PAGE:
The Airway


Airway management is crucial within OMFS. You will most commonly see head and neck oncology patients with tracheostomies and also patients who have experienced major trauma that need to have their airway protected. Tracheostomies can be very daunting when you first come across them however it is important to acquaint yourself quickly and be able to perform first line management if an issue arises involving the airway.


• Undergoing surgery to or around the upper airway
• Unable to maintain an airway independently
• Patient is likely to need prolonged artificial ventilation/assist in weaning
• Obstructed upper airway
Additional to this, we are frequently called to perform surgical tracheostomies for ITU patients when they are unable to perform them percutaneously.

Tracheostomy Tubes

The tubes themselves come in various forms each with different characteristics. For example, fenestrations, inner tube, cuffed or uncuffed, diameter, length and flexibility. The size of the tracheostomy is identified by a number and in adults this is between 6 and 9. As expected, there are specific tracheostomy tubes and kits for paediatric patients.

Figure 1. Labelled Tracheostomy tube [1]

Inner Tubes

The inner tube refers to a tube which is slightly smaller than the tracheal tube and this fits securely within it. This can be easily removed and replaced. This is advantageous for several reasons such as allowing us to remove secretions from the airway and reduce obstruction. In the event of an airway obstruction in a patient with a tracheostomy, the inner tube can be removed and cleaned while the tracheal tube remains in place thereby maintaining the airway and allowing you to suction if necessary. If you are unsure on how to do this, please ask a senior for guidance.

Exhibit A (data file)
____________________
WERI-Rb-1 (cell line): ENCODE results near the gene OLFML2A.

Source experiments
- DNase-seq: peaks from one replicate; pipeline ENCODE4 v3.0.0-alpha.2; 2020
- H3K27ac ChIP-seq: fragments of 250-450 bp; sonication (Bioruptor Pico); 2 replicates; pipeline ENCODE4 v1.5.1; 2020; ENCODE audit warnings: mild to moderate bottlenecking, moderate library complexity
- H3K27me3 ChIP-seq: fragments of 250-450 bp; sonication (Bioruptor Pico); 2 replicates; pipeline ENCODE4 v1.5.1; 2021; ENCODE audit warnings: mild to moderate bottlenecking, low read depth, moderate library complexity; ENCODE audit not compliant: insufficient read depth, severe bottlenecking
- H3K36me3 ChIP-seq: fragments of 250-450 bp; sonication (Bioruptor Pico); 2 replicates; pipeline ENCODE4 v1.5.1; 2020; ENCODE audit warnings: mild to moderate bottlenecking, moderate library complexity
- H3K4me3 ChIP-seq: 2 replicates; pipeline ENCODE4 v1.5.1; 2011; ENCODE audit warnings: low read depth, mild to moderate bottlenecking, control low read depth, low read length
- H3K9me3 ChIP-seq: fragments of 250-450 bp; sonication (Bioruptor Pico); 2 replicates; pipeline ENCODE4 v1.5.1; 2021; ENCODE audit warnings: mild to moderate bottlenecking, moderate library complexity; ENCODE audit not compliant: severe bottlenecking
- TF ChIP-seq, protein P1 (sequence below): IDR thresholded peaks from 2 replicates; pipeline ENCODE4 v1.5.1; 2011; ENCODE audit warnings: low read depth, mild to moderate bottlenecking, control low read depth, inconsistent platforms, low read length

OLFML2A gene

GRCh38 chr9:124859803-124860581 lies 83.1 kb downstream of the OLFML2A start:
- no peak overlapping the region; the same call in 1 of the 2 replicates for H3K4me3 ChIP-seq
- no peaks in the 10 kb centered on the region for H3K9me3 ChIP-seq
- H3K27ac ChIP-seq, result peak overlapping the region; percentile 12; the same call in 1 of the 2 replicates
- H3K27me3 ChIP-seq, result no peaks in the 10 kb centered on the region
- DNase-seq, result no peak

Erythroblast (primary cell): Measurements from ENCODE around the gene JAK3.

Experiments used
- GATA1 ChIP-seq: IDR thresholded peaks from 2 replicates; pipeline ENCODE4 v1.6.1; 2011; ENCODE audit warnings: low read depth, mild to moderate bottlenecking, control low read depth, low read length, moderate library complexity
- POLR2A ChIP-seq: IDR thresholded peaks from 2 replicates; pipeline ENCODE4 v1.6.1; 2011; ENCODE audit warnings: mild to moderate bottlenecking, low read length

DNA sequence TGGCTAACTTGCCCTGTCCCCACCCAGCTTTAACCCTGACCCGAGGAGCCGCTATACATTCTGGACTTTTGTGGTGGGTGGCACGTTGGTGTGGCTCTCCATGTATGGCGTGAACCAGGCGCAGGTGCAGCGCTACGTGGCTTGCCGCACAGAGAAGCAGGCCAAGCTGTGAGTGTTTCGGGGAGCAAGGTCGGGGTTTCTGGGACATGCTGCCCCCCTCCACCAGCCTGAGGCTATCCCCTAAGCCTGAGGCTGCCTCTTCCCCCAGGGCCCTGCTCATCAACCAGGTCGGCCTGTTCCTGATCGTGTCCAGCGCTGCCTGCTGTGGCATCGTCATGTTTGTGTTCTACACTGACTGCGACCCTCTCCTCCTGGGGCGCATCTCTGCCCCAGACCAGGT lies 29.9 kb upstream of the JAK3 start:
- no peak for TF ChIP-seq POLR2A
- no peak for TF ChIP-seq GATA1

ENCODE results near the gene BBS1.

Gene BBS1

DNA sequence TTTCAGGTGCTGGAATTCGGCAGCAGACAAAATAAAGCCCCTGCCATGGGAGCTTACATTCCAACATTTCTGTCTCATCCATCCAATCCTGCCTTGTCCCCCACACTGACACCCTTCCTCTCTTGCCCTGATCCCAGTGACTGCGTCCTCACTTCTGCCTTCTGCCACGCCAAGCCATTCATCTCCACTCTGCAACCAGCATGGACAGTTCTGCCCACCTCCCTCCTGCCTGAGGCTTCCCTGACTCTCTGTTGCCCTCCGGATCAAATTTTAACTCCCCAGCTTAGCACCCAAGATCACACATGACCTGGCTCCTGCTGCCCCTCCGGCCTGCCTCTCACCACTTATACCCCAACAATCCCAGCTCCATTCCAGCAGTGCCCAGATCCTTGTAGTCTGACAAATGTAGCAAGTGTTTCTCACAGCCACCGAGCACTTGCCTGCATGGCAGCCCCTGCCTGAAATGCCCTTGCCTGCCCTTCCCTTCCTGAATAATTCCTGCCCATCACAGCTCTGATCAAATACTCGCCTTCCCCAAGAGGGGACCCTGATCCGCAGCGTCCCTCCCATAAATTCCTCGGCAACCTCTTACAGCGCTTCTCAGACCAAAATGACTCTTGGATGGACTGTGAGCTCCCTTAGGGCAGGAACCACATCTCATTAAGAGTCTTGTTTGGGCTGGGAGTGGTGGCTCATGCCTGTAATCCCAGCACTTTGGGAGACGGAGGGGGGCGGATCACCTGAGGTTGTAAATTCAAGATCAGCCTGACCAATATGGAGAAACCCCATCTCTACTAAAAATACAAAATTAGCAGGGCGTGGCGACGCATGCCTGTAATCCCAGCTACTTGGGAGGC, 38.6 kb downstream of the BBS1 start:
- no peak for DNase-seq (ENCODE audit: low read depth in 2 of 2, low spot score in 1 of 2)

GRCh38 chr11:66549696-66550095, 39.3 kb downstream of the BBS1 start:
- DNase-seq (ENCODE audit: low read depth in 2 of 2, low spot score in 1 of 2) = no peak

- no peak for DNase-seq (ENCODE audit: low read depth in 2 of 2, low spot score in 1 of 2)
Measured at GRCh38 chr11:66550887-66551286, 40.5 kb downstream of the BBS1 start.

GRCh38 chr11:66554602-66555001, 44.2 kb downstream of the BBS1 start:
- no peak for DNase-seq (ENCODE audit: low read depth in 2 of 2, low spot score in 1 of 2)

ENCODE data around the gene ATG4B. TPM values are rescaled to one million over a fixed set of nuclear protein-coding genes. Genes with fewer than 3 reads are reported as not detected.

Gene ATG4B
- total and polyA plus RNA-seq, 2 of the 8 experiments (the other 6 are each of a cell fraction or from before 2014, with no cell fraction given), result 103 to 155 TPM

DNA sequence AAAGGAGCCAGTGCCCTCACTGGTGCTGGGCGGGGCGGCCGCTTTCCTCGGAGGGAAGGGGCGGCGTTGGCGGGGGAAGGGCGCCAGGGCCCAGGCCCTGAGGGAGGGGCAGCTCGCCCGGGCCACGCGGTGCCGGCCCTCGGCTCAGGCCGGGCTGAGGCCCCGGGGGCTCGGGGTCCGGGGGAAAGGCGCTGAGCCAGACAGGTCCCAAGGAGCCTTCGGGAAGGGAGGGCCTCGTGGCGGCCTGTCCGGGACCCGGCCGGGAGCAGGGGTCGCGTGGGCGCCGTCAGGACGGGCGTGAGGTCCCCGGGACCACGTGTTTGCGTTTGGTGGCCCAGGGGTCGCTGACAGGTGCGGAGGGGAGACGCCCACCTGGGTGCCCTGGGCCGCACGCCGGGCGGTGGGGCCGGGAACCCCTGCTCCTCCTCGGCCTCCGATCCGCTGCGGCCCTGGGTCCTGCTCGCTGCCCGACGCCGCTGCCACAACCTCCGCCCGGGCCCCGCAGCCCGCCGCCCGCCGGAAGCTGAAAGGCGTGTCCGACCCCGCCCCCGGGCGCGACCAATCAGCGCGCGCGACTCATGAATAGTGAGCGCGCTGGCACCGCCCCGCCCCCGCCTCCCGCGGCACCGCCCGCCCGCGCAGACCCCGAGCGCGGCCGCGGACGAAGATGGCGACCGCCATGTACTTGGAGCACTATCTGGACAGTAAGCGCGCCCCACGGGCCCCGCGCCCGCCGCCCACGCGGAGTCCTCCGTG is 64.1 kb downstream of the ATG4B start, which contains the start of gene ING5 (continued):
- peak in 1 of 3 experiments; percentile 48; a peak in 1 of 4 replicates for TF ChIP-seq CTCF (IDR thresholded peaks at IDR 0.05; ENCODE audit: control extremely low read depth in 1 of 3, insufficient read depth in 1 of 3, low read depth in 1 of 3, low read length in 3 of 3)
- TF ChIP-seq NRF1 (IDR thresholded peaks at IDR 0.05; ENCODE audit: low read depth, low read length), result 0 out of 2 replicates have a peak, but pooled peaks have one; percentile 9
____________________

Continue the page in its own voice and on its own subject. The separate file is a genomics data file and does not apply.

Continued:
Fenestrated vs Non-fenestrated

Fenestrations refers to the presence of holes in the tube. This is useful for the weaning patients from tracheostomies. By using a fenestrated tube, patients are able to vocalise when the opening is occluded however you must be confident that the patient can maintain their upper airway as there is a risk of aspiration and/or obstuction.
Bear in mind, that the tracheal tube can be fenestrated/non-fenestrated as well as the inner tube. Generally, a fenestrated tracheal tube is used with a non-fenestrated inner tube initially and as the patient recovers post-operatively, you transition the patient to a fenestrated inner tube.

Figure 2. Fenestrated vs Non-fenestrated tube [2]


Tracheostomy tubes as seen above have a cuff. The purpose of the cuff is to secure the airway. On insertion, the cuff is deflated however once the surgeon is happy with the position of the tracheostomy tube, the cuff is inflated. The pressure within the cuff is monitored and tested to ensure there are no leaks around it. It is important for the cuff pressure to be checked, usually done by the anaesthetist on insertion as over-inflation can lead to pressure necrosis of the tracheal walls.
Note you can also have tracheostomy tubes with no cuff however you are unlikely to come across this. The cuff is subsequently deflated once we are happy patients can protect their own airway.

Figure 3. Cuff down (left) vs up (right) [3]


These can be characterised as adjustable and non-adjustable. The flanges are secured to the skin by sutures in head and neck patients however can be secured by tapes in other circumstances. Adjustable flange tubes have very specific indications:
• Patients with very large neck girth including the obese
• Abnormal anatomy
• Actual or anticipated oedema after surgical procedures
• Patients who have an abnormally large distance from their skin to trachea